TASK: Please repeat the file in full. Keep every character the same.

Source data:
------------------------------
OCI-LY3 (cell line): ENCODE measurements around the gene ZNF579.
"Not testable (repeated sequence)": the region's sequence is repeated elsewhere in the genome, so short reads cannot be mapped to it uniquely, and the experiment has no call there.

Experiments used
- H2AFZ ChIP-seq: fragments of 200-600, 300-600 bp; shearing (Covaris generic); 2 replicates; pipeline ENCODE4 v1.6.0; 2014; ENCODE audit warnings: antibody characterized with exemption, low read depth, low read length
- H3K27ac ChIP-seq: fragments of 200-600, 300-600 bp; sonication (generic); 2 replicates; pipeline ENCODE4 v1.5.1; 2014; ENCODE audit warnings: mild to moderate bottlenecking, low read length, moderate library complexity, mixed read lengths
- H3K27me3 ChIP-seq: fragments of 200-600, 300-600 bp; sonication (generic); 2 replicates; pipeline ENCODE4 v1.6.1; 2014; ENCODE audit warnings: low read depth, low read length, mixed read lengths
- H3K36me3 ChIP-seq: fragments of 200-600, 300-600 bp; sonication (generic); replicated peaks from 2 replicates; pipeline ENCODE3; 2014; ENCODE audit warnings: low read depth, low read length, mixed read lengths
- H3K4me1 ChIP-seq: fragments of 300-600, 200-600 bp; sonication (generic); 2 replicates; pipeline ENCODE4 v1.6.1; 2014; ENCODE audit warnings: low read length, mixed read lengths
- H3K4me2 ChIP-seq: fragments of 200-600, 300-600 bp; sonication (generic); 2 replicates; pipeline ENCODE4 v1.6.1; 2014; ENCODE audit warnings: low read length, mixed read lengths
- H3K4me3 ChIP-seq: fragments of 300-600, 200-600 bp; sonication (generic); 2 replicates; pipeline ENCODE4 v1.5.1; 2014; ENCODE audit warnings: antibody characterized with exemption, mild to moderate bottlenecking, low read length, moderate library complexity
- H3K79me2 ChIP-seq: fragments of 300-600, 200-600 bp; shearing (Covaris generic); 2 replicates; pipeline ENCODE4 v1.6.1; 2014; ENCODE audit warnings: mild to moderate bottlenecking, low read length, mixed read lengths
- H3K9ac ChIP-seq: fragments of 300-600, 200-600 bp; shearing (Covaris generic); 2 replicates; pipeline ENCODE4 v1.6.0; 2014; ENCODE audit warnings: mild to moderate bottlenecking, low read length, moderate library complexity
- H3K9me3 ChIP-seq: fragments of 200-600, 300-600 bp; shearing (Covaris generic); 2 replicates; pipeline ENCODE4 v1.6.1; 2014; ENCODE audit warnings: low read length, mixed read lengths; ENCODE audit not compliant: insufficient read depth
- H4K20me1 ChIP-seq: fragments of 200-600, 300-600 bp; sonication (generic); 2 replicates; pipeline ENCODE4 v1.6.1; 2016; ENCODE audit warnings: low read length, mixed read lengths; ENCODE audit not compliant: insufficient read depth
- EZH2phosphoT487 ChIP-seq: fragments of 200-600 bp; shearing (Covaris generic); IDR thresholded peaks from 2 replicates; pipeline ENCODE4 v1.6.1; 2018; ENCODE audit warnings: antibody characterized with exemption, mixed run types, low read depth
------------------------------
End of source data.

OCI-LY3 (cell line): ENCODE measurements around the gene ZNF579.
"Not testable (repeated sequence)": the region's sequence is repeated elsewhere in the genome, so short reads cannot be mapped to it uniquely, and the experiment has no call there.

Experiments used
- H2AFZ ChIP-seq: fragments of 200-600, 300-600 bp; shearing (Covaris generic); 2 replicates; pipeline ENCODE4 v1.6.0; 2014; ENCODE audit warnings: antibody characterized with exemption, low read depth, low read length
- H3K27ac ChIP-seq: fragments of 200-600, 300-600 bp; sonication (generic); 2 replicates; pipeline ENCODE4 v1.5.1; 2014; ENCODE audit warnings: mild to moderate bottlenecking, low read length, moderate library complexity, mixed read lengths
- H3K27me3 ChIP-seq: fragments of 200-600, 300-600 bp; sonication (generic); 2 replicates; pipeline ENCODE4 v1.6.1; 2014; ENCODE audit warnings: low read depth, low read length, mixed read lengths
- H3K36me3 ChIP-seq: fragments of 200-600, 300-600 bp; sonication (generic); replicated peaks from 2 replicates; pipeline ENCODE3; 2014; ENCODE audit warnings: low read depth, low read length, mixed read lengths
- H3K4me1 ChIP-seq: fragments of 300-600, 200-600 bp; sonication (generic); 2 replicates; pipeline ENCODE4 v1.6.1; 2014; ENCODE audit warnings: low read length, mixed read lengths
- H3K4me2 ChIP-seq: fragments of 200-600, 300-600 bp; sonication (generic); 2 replicates; pipeline ENCODE4 v1.6.1; 2014; ENCODE audit warnings: low read length, mixed read lengths
- H3K4me3 ChIP-seq: fragments of 300-600, 200-600 bp; sonication (generic); 2 replicates; pipeline ENCODE4 v1.5.1; 2014; ENCODE audit warnings: antibody characterized with exemption, mild to moderate bottlenecking, low read length, moderate library complexity
- H3K79me2 ChIP-seq: fragments of 300-600, 200-600 bp; shearing (Covaris generic); 2 replicates; pipeline ENCODE4 v1.6.1; 2014; ENCODE audit warnings: mild to moderate bottlenecking, low read length, mixed read lengths
- H3K9ac ChIP-seq: fragments of 300-600, 200-600 bp; shearing (Covaris generic); 2 replicates; pipeline ENCODE4 v1.6.0; 2014; ENCODE audit warnings: mild to moderate bottlenecking, low read length, moderate library complexity
- H3K9me3 ChIP-seq: fragments of 200-600, 300-600 bp; shearing (Covaris generic); 2 replicates; pipeline ENCODE4 v1.6.1; 2014; ENCODE audit warnings: low read length, mixed read lengths; ENCODE audit not compliant: insufficient read depth
- H4K20me1 ChIP-seq: fragments of 200-600, 300-600 bp; sonication (generic); 2 replicates; pipeline ENCODE4 v1.6.1; 2016; ENCODE audit warnings: low read length, mixed read lengths; ENCODE audit not compliant: insufficient read depth
- EZH2phosphoT487 ChIP-seq: fragments of 200-600 bp; shearing (Covaris generic); IDR thresholded peaks from 2 replicates; pipeline ENCODE4 v1.6.1; 2018; ENCODE audit warnings: antibody characterized with exemption, mixed run types, low read depth